Fine sediment in a coarse-bedded river: geomorphic response of the Klamath River to dam removal

Year: 2022
Presenter/s: Chauncey Anderson
Symposium Session: 2022 - 06 Klamath River Dam Removal is the Largest and Most Complex Fish Restoration Project Ever Attempted
Topics covered: fish passage, fish-salmon, hydraulics, instream structure (culvert/bridge/dam), modeling, risk and resilience, and sediment transport


The USGS is engaged in a multi-phase study to collect baseline data and to investigate the effects of dam removal on sediment transport, habitat and the geomorphologic features of the mainstem Klamath River. Four hydroelectric dams are slated to be removed in 2023 to improve flow, water quality, sediment transport, volitional fish passage and salmonid habitat for endangered and threatened salmonid species in the basin. The four dams currently store approximately 10-12×106 m3 of mostly fine sediment (~85% clay or silt). The simultaneous removal of these dams will deliver a substantial fraction of the stored sediment to over 190 miles of unregulated river downstream. Most of the released fine sediment is expected to be transported in suspension to the river mouth within two winters. In contrast, the coarse sediment is predicted to move more slowly, as suspended and bedload depending on flow conditions, resulting in more dynamic geomorphic processes in reaches where habitat is currently degraded by the presence of the dams. The USGS is developing a sediment budget prior to dam removal to provide a baseline for comparison to a post removal sediment budget, and to quantify the amounts and characteristics of sediment transported from the system or deposited along its length. In addition to yielding results that will be used to assess the effects of dam removal, the study is investigating new methods to track pulses of fine-sediment (sand/silt/clay) through coarse-grained river corridors (cobble/boulder) including the differentiation of sediment sources (e.g. reservoir sediments versus downstream tributary sources).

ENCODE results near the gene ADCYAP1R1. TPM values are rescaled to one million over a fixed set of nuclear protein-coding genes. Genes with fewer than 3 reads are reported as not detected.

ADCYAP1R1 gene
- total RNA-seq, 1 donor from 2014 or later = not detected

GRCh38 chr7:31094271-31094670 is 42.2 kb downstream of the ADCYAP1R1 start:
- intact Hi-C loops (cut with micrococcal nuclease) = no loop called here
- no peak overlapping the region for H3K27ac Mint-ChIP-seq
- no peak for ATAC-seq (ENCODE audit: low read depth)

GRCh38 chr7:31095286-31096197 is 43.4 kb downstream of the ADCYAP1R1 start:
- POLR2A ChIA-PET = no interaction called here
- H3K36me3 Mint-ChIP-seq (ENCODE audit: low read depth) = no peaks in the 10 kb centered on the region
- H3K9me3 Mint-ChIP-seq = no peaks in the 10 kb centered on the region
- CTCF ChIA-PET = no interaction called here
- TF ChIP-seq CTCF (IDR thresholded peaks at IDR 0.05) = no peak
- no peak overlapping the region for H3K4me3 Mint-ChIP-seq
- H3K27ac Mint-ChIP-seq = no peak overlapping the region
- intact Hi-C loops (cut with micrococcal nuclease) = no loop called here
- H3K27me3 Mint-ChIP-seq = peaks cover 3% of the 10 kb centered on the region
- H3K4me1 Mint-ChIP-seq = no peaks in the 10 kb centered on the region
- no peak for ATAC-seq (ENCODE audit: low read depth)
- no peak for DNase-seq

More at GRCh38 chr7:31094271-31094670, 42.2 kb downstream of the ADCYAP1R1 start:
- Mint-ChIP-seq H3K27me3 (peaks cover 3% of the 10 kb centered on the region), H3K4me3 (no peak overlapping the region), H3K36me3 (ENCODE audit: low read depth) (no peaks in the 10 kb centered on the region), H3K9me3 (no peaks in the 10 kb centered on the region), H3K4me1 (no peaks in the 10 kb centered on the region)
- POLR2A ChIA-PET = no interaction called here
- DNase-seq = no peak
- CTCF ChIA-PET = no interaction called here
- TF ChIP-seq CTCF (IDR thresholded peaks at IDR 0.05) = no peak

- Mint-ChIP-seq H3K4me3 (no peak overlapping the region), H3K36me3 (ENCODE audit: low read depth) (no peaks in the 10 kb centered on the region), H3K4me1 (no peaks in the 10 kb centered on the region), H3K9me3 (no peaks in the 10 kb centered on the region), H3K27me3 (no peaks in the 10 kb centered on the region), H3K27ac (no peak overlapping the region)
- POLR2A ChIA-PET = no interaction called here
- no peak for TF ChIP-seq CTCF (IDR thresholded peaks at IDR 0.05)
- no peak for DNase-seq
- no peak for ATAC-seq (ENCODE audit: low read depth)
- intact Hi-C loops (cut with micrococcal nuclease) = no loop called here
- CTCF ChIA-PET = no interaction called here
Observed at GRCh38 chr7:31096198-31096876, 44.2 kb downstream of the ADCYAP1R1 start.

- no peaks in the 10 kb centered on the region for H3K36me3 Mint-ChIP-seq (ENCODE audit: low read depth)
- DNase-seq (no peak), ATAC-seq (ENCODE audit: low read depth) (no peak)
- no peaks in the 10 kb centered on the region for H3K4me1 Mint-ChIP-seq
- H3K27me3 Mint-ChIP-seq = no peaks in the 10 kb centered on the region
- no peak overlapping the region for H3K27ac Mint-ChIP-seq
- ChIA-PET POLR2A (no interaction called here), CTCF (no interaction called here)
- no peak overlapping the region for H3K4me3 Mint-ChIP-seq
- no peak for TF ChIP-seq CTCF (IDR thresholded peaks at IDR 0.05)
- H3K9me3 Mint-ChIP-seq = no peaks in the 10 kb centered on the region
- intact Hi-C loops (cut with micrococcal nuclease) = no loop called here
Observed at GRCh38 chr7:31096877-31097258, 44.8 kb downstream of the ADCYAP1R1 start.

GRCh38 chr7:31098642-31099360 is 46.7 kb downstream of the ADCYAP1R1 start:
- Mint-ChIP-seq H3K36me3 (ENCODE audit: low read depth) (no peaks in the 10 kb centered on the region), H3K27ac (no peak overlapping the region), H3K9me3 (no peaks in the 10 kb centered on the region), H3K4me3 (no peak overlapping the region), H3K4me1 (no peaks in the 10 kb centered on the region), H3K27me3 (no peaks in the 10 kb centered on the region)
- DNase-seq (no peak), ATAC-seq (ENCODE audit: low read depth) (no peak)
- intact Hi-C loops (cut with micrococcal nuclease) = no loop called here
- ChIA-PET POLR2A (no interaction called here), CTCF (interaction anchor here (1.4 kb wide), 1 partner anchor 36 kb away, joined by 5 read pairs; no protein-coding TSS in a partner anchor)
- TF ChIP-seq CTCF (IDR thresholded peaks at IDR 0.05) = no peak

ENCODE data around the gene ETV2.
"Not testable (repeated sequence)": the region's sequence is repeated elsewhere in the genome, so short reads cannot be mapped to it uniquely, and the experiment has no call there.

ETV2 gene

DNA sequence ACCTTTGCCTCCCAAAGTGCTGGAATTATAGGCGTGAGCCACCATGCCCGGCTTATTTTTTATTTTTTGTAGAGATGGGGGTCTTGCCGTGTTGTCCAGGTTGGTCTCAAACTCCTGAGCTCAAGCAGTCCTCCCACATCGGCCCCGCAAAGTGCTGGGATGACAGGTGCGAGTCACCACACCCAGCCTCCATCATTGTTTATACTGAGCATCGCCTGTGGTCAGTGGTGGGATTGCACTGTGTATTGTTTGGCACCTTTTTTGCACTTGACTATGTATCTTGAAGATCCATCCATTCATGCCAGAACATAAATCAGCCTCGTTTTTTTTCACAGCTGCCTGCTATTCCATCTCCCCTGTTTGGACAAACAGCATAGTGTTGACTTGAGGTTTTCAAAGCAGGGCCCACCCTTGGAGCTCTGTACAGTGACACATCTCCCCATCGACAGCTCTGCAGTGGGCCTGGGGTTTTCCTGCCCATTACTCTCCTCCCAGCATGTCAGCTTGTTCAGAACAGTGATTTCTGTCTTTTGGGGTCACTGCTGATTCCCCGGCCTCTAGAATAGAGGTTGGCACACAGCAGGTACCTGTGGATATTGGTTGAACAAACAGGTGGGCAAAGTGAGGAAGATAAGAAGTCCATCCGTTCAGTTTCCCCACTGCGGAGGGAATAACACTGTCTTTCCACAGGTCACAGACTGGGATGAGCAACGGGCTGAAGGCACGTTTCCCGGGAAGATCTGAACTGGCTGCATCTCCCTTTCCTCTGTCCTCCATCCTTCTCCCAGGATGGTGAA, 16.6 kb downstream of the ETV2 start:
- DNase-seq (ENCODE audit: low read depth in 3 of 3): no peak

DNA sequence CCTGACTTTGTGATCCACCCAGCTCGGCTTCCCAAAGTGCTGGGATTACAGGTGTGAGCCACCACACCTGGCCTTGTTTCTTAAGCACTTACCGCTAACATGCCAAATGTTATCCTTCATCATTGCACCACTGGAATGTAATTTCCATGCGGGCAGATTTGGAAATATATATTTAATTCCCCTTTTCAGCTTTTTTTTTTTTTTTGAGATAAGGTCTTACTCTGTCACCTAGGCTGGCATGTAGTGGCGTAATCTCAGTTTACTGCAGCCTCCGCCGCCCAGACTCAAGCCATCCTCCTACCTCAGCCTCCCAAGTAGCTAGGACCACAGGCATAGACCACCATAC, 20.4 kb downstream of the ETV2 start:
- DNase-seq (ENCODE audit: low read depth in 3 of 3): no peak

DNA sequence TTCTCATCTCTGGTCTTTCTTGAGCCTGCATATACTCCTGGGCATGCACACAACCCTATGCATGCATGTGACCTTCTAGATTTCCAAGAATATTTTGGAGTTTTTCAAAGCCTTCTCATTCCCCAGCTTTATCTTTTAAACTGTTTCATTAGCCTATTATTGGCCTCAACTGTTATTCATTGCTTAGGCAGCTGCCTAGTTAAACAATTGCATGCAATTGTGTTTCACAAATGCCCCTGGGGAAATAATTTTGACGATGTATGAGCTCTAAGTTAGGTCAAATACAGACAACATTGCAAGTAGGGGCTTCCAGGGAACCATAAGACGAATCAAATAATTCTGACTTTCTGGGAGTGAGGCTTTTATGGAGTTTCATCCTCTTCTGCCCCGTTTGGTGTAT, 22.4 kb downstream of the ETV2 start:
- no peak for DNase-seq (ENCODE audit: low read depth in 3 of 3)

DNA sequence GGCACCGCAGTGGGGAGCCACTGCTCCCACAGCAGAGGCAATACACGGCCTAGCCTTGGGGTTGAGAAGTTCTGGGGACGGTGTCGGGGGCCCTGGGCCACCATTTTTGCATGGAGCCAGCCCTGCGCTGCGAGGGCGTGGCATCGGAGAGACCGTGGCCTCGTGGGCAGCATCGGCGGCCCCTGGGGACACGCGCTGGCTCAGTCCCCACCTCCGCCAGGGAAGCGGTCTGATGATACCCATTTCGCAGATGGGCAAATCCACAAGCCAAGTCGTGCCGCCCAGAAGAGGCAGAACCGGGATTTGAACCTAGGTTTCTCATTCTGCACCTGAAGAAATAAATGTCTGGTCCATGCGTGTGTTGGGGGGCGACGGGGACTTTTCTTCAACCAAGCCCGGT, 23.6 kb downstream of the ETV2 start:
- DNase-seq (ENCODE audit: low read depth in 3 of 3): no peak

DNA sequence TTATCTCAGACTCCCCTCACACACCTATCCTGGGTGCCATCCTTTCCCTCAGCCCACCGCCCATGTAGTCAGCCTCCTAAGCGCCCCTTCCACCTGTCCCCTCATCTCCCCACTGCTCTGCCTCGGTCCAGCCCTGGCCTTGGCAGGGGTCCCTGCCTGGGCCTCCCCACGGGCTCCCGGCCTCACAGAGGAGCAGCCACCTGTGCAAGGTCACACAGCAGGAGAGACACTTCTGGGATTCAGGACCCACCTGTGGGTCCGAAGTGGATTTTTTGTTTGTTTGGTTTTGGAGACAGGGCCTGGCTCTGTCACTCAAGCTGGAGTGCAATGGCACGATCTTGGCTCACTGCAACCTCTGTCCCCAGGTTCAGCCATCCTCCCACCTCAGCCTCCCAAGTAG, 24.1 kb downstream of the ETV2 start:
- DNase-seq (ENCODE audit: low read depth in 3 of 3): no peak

Several complementary methods are being used to characterize and quantify the baseline sediment budget. A cornerstone of this effort is a2 018 integrated topo-bathymetric terrain dataset, which we are using to select intensive study reaches distributed downstream of the lowermost dam along the mainstem river corridor. The system-wide terrain dataset provides context to the data collected at the intensive study reaches. We are using traditional methods (e.g. gaged data, bed-material sampling, and vegetation, habitat and geomorphic mapping) and remote-sensing technologies (e.g. sedcams, sonar, UAV surveys, and LiDAR) to monitor fine-sediment dynamics (e.g. bed-fining and changes in sediment storage) along the river corridor. We are using sediment tracing methods (fingerprinting, macroinvertebrate bioaccumulation of metals) to detect and differentiate reservoir sediment from tributary, landslide, and other sources downstream of the dams. The combination of approaches provides an assessment of pre-dam-removal sediment loads and geomorphic attributes of the river, setting the stage for evaluation of the effects of dam removal on these attributes. This presentation will include a discussion of the methods and monitoring strategies to predict and document sediment dynamics at the intensive study sites and will discuss implications of dam removal for restoration of riverine processes.